In Mad Men, Don Draper was seldom seen without a drink. Photograph: Michael Yarish/AP
never touched a drop in my life. Now, it’s all I’ve got.” One of my first referrals as a consultant old-age psychiatrist was a woman with anxiety who began drinking after her husband died. Grief at losing her partner pulled her into a deep depression. Alcohol eased the pain. It became all she could think about. Her life revolved around buying and consuming drink; dependence on alcohol to soothe her sorrow developed into an addiction.
When we say “addict”, we rarely think of people aged over 65. You might think this is uncommon. It isn’t. People expect to live longer, so they’re not slowing down just because they’re in their 60s. It shouldn’t be a surprise that we are seeing substance misuse, dependence and addiction in older people: think how many old fashioneds Don Draper got through in each episode.
We are woefully unprepared to meet the needs of older people struggling with substance misuse. So what will happen in 2030, when members of Generation X – the twentysomethings who popped pills at warehouse raves in the 1990s – start to turn 65? Addiction in older age is not a problem that’s going to go away. By 2030, nearly a quarter of the population in England will be over 65. That’s around 12 million people. We’re sitting on a ticking time bomb, waiting for the inevitable fallout of each generation overindulging in its substance of choice.
We can’t ignore substance misuse in the over-65s. Compared to previous generations, older people have higher rates of drinking above recommended guidelines, higher rates of alcohol-related deaths and higher rates of alcohol-related admissions to hospital. ONS figures show that while the rest of the population has reduced its weekly alcohol intake, those aged 65 to 74 continue to drink at similar levels, exceeding recommended guidelines.
Lifetime use of cannabis and cocaine in 65- to 74-year-olds increased seven-fold and five-fold respectively between 2000 and 2014. In the last 10 years, the number of people in that age group admitted to hospital for drug-related mental health problems, such as psychosis, rose from 181 to 1,345. Use of prescription drugs for pleasure is also on the rise in older people, with opiates and medication for insomnia often used for non-medical reasons. As addiction services are being dismantled, more baby boomers with illicit drug misuse are entering old-age psychiatry services. Snorting cocaine, smoking cannabis or experimenting with psychoactive substances shouldn’t raise the eyebrows of psychiatrists providing care in older people’s mental health services, but even I initially failed my MRCPsych exams for lacking the necessary expertise on substance misuse. I didn’t realise how central it was to old-age psychiatry.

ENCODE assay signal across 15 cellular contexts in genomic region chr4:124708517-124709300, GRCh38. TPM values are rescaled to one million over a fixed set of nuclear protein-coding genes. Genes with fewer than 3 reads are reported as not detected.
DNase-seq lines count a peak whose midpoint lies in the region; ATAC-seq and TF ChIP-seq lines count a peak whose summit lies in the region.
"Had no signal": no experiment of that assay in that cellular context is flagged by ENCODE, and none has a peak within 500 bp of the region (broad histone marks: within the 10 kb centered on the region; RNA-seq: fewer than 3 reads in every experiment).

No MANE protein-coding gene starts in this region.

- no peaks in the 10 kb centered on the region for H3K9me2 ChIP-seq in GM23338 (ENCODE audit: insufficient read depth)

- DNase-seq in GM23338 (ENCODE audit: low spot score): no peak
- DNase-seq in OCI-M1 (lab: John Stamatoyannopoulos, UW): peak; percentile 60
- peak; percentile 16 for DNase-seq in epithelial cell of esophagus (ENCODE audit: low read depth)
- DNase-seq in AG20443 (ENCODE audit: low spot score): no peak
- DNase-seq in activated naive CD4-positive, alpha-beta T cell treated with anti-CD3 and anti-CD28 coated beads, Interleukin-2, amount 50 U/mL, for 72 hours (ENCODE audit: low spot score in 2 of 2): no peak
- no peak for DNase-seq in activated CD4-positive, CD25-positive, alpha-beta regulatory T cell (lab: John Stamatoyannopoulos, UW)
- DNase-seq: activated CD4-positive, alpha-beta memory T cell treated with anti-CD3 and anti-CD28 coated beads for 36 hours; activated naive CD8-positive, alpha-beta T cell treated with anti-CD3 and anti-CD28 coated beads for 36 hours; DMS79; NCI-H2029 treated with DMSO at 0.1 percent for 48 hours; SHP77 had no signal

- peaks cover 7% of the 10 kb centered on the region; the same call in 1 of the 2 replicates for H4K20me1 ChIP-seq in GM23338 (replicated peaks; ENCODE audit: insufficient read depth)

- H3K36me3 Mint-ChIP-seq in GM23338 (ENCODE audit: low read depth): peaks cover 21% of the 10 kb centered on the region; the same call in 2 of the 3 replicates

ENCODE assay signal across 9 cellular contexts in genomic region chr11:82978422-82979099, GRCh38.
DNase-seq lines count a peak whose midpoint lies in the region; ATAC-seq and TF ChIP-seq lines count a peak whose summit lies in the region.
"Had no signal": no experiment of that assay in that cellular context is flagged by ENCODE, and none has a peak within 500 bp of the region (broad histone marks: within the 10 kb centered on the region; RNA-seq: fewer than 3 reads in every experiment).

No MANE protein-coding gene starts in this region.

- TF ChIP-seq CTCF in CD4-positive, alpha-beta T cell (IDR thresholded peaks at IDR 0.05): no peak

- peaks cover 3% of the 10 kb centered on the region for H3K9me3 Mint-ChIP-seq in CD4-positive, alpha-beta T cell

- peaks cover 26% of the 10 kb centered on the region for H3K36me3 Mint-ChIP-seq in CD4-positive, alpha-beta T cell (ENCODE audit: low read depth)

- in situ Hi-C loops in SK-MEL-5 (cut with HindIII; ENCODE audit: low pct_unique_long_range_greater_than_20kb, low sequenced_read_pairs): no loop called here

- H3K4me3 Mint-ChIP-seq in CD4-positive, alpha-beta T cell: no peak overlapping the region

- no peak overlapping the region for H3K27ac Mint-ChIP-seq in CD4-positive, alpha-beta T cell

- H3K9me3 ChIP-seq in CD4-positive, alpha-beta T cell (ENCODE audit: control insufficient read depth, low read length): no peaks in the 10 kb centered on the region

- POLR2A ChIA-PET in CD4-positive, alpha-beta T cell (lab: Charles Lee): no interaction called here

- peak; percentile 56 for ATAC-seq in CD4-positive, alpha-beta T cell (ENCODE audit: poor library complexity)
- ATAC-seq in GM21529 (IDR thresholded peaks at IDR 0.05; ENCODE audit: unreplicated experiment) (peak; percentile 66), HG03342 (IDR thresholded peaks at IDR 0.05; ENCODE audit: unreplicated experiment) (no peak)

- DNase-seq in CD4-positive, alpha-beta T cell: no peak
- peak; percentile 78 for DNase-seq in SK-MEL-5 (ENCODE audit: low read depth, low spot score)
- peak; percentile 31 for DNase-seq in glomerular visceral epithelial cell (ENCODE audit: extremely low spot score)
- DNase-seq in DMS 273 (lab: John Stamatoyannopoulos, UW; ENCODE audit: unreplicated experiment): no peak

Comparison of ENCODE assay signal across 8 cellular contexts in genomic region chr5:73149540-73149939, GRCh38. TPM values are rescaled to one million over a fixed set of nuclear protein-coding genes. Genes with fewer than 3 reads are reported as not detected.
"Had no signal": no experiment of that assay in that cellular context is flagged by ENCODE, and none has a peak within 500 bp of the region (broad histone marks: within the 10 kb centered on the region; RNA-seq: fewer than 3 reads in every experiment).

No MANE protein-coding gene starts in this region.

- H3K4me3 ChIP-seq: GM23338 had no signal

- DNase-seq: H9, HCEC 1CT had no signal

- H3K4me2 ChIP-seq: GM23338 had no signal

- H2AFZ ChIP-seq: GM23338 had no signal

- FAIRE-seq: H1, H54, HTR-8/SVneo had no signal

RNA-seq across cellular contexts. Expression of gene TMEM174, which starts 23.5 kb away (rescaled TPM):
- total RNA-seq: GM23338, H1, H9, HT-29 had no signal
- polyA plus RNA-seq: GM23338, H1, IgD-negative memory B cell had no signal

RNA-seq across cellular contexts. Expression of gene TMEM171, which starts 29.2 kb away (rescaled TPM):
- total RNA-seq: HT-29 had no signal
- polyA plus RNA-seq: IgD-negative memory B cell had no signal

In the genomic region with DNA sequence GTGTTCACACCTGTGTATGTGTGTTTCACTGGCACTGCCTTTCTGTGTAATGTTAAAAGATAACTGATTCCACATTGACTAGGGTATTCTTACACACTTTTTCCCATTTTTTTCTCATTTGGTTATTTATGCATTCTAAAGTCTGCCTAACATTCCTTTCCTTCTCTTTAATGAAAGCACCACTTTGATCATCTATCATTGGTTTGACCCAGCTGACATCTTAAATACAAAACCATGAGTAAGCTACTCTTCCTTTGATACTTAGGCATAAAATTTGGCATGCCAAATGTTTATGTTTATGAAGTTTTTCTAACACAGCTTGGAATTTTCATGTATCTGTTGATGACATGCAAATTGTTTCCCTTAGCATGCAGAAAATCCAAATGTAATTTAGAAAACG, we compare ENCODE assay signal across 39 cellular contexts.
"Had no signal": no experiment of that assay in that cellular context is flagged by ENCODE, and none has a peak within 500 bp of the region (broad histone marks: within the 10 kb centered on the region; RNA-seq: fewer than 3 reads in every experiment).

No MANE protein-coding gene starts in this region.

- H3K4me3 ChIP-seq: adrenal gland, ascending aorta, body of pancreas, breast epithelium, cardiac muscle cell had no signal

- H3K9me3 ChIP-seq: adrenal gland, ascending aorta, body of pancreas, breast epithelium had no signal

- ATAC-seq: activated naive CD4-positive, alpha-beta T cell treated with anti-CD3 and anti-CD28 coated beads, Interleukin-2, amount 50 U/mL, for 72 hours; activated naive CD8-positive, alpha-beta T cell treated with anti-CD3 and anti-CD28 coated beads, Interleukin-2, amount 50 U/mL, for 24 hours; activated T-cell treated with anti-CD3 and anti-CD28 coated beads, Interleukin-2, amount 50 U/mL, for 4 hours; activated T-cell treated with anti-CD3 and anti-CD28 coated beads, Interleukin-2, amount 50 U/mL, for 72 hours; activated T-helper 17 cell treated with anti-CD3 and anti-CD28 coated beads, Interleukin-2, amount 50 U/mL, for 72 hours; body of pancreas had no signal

We wrongly assume that substance misuse is a younger person’s problem and there are huge challenges in increasing access to services for older people because of this.
When they do, they need care that not only addresses misuse, but takes into account chronic physical health problems and mental health conditions such as dementia. Treatment also has to manage the normal physical pain of ageing and the unfortunate truth of social isolation and bereavement.
Sadly, I see a future in which poly-substance misuse in older people is common. We have a lot of catching up to do to provide services for substance abuse beyond alcohol and tobacco. Baby boomers are the generation that laughed off inebriation, saw alcohol advertised daily on television and thought relaxation was more about smoking a joint than mindfulness.
But at what age do we assume people “grow out” of the pub night three times a week or smoking cannabis? The “you’re only young once” approach can easily go from a relaxed attitude in middle age to dependence and addiction in older life.
Substance misuse in the over-65s may seem strange because we characterise older people as fusty, but it’s not surprising that the attitudes of youth carry into later life. If we continue to ignore substance misuse in people over 65, we are closing the door on ensuring their quality of life as 70, 80 or 90-year-olds. In 2017, that door is still barely ajar.
Dr Tony Rao is consultant old age psychiatrist at the Royal College of Psychiatrists